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  • “The two bands complement each other. I really dig what they do, and love the fact that they sing, their vocals are big. I asked Gary if we could do a double bill, and he went for it. I called Telly, they were psyched to do it, and here we are.”
  • Amid a building boom, East Hampton Village is moving quickly toward further limiting the size of houses and additional structures it will allow on residential property.
  • East Hampton Village is soliciting bids from farmers interested in growing crops on the Gardiner home lot at 36 James Lane. The request for proposals, on two acres of the lot reserved for agriculture, stipulates a five-year commitment.

    Proposals should be submitted to Robert Hefner, the village’s director of historic services, at Village Hall, 86 Main Street, East Hampton 11937, no later than April 28. Specifications can be obtained there from the village administrator’s office, between 9 a.m. and 4 p.m. Monday through Friday.

  • The second annual Shoreline Sweep, a cleanup of ocean beaches from Montauk Point to Wainscott, is set for Saturday. Dell Cullum, a wildlife removal specialist and nature photographer who serves on East Hampton Town’s recycling and litter committee, has once again called for volunteers to help in the effort.

  •  In response to requests from baymen, the East Hampton Town Trustees voted on Friday to extend the season for harvesting scallops for one month. The extension, which expires on April 30, applies solely to Three Mile Harbor.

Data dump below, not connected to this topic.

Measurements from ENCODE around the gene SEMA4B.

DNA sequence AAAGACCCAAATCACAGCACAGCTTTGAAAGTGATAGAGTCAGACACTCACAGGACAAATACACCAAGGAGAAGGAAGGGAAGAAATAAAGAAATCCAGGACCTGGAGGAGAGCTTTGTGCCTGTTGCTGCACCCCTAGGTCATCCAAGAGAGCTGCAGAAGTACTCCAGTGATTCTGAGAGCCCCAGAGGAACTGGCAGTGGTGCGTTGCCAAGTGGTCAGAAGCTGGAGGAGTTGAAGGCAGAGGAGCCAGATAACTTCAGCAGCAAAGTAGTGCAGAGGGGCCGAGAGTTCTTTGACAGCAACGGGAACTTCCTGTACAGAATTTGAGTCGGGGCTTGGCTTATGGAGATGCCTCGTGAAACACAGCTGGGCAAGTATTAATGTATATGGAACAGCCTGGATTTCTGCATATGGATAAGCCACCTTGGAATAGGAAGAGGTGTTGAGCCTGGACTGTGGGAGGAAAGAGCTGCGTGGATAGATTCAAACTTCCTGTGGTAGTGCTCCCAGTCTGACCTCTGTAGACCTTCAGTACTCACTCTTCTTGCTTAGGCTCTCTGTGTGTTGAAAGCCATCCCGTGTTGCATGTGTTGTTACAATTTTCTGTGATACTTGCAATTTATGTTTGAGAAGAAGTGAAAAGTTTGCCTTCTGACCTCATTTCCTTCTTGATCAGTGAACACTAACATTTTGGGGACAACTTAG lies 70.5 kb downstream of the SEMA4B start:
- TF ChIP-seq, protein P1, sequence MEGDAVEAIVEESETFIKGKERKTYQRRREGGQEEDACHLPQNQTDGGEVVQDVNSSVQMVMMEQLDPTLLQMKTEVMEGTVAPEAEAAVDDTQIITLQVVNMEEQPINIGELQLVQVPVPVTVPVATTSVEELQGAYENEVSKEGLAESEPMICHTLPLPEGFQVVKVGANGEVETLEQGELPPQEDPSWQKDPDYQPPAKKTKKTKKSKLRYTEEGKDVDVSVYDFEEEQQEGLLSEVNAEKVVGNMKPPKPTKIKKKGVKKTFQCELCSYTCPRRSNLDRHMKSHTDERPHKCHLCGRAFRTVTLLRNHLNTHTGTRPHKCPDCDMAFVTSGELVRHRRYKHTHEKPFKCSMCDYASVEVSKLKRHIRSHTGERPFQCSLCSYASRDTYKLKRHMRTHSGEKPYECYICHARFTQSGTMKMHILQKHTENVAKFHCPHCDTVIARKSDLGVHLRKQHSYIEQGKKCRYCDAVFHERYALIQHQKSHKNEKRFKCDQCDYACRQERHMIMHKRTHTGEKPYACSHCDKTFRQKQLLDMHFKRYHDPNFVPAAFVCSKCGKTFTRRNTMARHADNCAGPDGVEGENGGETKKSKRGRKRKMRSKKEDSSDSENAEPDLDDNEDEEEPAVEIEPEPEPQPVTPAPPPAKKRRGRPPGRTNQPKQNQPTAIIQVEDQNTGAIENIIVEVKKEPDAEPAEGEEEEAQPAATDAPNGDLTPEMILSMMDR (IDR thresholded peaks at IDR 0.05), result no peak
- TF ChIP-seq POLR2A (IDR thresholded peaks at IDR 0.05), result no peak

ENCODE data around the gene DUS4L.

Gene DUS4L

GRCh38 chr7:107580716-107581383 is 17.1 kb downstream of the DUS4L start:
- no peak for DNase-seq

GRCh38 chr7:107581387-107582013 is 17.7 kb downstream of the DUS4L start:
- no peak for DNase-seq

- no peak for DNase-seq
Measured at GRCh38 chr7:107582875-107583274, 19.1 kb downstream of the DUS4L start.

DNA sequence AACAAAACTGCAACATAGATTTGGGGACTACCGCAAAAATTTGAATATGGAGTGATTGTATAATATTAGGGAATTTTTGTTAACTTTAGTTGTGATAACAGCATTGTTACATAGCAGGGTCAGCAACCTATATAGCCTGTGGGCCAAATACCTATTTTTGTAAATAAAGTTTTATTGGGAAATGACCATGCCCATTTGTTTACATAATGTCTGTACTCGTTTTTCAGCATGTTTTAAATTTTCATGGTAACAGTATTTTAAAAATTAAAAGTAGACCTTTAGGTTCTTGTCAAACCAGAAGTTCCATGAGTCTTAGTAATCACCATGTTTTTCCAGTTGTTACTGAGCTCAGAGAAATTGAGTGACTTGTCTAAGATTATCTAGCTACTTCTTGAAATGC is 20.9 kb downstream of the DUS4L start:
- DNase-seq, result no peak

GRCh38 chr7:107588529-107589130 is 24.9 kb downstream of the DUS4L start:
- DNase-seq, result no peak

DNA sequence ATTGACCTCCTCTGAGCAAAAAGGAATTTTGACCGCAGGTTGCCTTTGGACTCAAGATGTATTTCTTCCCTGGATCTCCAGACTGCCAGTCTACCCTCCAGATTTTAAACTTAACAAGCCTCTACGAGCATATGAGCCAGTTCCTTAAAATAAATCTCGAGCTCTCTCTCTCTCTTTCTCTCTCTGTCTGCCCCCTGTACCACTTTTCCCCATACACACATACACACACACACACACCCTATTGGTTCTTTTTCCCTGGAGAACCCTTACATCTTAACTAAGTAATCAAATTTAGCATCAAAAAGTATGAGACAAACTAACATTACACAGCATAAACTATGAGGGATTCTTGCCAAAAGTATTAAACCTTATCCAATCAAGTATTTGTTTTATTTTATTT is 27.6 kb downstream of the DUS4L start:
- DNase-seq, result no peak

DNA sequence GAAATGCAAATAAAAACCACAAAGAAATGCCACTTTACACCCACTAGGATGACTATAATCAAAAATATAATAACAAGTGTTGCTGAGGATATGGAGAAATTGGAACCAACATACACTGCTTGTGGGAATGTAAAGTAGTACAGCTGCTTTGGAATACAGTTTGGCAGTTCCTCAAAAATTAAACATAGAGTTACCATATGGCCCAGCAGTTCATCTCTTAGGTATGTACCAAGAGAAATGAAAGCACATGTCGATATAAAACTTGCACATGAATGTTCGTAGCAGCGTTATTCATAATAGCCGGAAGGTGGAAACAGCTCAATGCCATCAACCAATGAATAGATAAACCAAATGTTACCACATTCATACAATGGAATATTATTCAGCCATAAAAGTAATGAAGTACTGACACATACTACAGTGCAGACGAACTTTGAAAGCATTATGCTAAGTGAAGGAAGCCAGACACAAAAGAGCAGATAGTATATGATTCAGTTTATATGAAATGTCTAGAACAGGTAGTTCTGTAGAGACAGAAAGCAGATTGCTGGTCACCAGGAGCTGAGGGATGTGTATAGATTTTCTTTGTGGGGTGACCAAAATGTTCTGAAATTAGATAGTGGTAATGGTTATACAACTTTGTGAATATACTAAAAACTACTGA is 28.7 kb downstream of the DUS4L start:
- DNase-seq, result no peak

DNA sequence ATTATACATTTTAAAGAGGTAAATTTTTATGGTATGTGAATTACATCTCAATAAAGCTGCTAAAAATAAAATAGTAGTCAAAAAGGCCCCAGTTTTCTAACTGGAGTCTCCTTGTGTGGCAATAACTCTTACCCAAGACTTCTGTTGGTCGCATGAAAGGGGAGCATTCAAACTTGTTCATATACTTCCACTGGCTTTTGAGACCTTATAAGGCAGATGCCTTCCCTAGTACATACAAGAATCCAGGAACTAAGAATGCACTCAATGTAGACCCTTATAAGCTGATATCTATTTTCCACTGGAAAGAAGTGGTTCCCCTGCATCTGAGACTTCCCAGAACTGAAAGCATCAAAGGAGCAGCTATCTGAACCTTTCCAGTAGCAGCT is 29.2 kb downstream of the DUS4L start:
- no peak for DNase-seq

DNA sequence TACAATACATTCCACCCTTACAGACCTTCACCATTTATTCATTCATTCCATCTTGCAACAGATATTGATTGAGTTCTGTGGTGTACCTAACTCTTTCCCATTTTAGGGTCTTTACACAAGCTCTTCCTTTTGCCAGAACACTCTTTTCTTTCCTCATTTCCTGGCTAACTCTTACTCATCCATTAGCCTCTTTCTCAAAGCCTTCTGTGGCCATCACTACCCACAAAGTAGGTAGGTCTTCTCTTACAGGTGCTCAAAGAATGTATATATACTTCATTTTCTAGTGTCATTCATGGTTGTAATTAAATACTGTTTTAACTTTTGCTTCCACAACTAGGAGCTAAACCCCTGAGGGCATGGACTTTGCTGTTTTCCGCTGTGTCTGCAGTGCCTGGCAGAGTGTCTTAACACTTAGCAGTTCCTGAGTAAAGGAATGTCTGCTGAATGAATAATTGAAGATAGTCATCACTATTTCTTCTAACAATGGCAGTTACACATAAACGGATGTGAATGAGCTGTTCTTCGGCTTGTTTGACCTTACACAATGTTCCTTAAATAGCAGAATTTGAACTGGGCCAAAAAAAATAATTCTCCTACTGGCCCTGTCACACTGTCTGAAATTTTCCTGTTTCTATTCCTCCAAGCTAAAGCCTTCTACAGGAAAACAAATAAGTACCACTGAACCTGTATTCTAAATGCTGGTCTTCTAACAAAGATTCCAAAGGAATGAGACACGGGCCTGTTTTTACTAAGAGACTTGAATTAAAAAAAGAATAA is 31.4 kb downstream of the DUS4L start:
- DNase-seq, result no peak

• While the East Hampton Town Trustees, who manage many of the town’s beaches and waterways on behalf of the public, have signaled grudging acceptance of the town board’s intention to ban alcohol at Indian Wells Beach in Amagansett during lifeguard-protected hours on weekends and holidays during the summer, they expressed greater enthusiasm at their meeting on March 25 for a pilot program aimed at reducing litter by removing trash receptacles and instituting a carry-in, carry-out policy there.

  • The Maidstone Club, which last year was granted special and freshwater wetlands permits and area variances to upgrade the irrigation systems on its 18 and 9-hole golf courses, was back before the East Hampton Village Zoning Board of Appeals on Friday.

    The club now seeks to build a 1,102-square-foot structure with a 214-square-foot patio, to be used for golf instruction in conjunction with an existing practice facility. The project would require a special permit as well as variance relief to allow an accessory building on a lot that does not have a main-use structure.

  • The water quality in bodies overseen by the East Hampton Town Trustees is generally excellent, according to a presentation at Town Hall on Monday, but algal blooms that can be harmful to shellfish, finfish, and humans remain a concern.

  • The East Hampton Village Board is expected to grant Starbucks an easement so that the sanitary system at its Main Street location can be upgraded. A resolution to grant the easement may be voted on at the board’s meeting on April 17 and the work is likely to be done in the fall.

  • Two and a half years after his death, Chris Stamp’s life continues to reverberate. Between his origins in East London and his later years in East Hampton, he left an indelible mark on rock ’n’ roll, and through it, the world.

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  • In a sure sign that spring isn't too far off, the Amagansett Chamber of Commerce has named the grand marshal of its seventh annual Am O'Gansett Parade, which will begin at 12:01 p.m. on March 14 and conclude a few minutes later.